Republicans object to legislative per diem increase

Republicans object to legislative per diem increase

Republicans object to legislative per diem increase

Members of the Minnesota House of Representatives will now be eligible for a 30% increase in per diem for daily expenses after approval from the House Rules and Administration Committee this week. The plan will increase per diem House members can claim every day the legislature is in session for meals and other incidental expenses from $66 to $86 — the same as Minnesota senators can already claim.

“I find it concerning that we’re raising per diem once we’re out of session, the public’s not paying attention,” Rep. Kristin Robbins (R-Maple Grove) said during a remote hearing of the committee on Wednesday. “It’s retroactive. I don’t know why this wasn’t done earlier in the session, so I’d like you to address that please.”

House Majority Leader Jamie Long did address that by saying he had mentioned it in a hearing earlier in the session and they had to wait for the plan to be funded in the state government finance bill before they could approve the higher per diem.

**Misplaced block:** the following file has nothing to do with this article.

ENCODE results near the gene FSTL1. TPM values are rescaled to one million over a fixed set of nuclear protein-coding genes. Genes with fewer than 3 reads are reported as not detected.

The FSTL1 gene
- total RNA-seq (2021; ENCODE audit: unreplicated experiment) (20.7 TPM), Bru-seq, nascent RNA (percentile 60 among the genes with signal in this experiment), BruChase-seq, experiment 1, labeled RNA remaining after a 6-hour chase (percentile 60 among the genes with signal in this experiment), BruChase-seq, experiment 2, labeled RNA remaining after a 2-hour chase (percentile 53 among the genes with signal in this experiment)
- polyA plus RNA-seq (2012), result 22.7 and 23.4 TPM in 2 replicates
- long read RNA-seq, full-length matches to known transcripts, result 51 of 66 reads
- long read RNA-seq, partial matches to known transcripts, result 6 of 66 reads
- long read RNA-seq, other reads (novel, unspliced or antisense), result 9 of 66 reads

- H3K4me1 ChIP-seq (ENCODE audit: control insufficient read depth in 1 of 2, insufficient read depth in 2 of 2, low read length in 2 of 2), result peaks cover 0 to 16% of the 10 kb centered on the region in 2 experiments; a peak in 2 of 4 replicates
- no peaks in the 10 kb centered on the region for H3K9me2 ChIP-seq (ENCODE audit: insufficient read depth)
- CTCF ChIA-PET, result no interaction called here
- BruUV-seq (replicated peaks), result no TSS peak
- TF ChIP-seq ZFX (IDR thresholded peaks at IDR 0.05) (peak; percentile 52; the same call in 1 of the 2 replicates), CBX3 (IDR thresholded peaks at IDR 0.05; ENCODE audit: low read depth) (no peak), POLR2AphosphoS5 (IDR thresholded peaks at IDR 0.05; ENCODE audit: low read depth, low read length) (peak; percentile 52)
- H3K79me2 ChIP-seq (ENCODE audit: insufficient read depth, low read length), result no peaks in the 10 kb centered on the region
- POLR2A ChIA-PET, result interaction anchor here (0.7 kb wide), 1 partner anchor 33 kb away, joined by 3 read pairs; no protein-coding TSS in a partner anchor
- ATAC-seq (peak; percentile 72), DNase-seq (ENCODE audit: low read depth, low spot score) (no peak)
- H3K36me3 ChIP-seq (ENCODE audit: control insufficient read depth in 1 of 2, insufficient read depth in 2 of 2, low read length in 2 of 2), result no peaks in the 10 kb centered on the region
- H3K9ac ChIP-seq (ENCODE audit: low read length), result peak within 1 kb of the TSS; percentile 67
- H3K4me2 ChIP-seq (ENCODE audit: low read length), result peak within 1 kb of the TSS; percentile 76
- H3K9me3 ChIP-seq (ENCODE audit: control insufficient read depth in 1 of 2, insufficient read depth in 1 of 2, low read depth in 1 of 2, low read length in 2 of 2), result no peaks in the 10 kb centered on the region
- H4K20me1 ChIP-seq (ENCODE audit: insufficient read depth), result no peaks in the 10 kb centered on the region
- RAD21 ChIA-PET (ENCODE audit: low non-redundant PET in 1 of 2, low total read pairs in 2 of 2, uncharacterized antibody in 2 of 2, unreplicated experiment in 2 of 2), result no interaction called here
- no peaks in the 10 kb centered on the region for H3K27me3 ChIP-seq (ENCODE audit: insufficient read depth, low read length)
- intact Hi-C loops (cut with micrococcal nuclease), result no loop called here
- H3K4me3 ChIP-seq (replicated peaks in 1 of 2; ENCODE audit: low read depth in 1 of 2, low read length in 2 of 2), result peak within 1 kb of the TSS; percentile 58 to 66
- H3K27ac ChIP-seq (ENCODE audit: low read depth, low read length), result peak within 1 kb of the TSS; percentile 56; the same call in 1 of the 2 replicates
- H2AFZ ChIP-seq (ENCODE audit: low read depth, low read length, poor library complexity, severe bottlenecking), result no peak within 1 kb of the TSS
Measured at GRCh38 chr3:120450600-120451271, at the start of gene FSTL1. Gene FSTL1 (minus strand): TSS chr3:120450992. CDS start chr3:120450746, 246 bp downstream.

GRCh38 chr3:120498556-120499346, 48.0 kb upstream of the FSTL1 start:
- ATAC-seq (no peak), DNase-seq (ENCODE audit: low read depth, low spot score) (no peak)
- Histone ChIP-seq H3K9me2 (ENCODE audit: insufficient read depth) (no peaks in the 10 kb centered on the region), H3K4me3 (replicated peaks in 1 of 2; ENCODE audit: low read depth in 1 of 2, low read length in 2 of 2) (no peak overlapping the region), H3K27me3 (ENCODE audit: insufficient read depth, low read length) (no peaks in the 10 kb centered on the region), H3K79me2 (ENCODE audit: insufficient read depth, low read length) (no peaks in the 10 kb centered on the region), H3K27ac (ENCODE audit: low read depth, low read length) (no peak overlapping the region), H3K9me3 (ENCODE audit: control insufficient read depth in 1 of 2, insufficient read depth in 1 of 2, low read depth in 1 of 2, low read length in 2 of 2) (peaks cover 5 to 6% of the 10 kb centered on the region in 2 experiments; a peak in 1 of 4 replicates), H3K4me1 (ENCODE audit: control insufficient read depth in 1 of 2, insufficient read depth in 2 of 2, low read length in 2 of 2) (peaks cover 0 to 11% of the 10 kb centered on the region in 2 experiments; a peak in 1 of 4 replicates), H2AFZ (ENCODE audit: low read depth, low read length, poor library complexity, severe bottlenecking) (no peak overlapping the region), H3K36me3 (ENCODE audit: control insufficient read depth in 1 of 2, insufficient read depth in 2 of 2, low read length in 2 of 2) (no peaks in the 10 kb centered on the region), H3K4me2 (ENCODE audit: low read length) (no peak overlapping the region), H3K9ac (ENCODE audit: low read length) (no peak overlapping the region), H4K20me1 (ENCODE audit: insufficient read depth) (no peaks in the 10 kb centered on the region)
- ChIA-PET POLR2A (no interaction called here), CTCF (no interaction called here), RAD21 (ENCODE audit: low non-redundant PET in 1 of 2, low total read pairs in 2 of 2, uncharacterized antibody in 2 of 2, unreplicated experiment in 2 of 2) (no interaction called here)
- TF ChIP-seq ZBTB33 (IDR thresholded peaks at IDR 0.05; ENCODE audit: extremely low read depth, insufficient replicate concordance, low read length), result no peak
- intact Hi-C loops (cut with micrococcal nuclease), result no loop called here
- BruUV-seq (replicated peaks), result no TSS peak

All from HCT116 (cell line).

“We had to wait until the state government finance bill passed in order for us to raise this, but there was a question that came up in one of our previous rules meetings on member salary very early in session and I indicated our intent to match the Senate on their per diem,” Long said.

Other Republicans wondered about the motivation for doing this just after a session when some think Democrats didn’t give enough of the surplus back to taxpayers.

“Why do we feel the need that we need to increase it from $66 to $86 for the per diem?” asked Rep, Marion O’Neill (R-Maple Lake). “What is it? Do we have members say that this doesn’t cover expenses? Or what’s happening? Why exactly are we increasing this? I hope there’s a better answer than just we want to match the Senate. That’s not really a good answer.”

Long was quick to answer.

“I think it is a good answer to say we want to match the Senate,” he responded. “I do believe that we are not worth less than the Senate. The Senate in the past has outstripped us in terms of both member compensation and staff compensation and that’s something we’re looking to end.”

New House per diem costs are expected to cost about $270,000 to $350,000 per legislative session, depending on the length of a session.

Per diem isn’t the only thing on the rise. On July 1, all 201 state lawmakers will get a 7.25% pay raise to $51,750. Since 2017 legislative salaries have been set by the independent Legislative Salary Council so lawmakers don’t have to vote on their own salaries.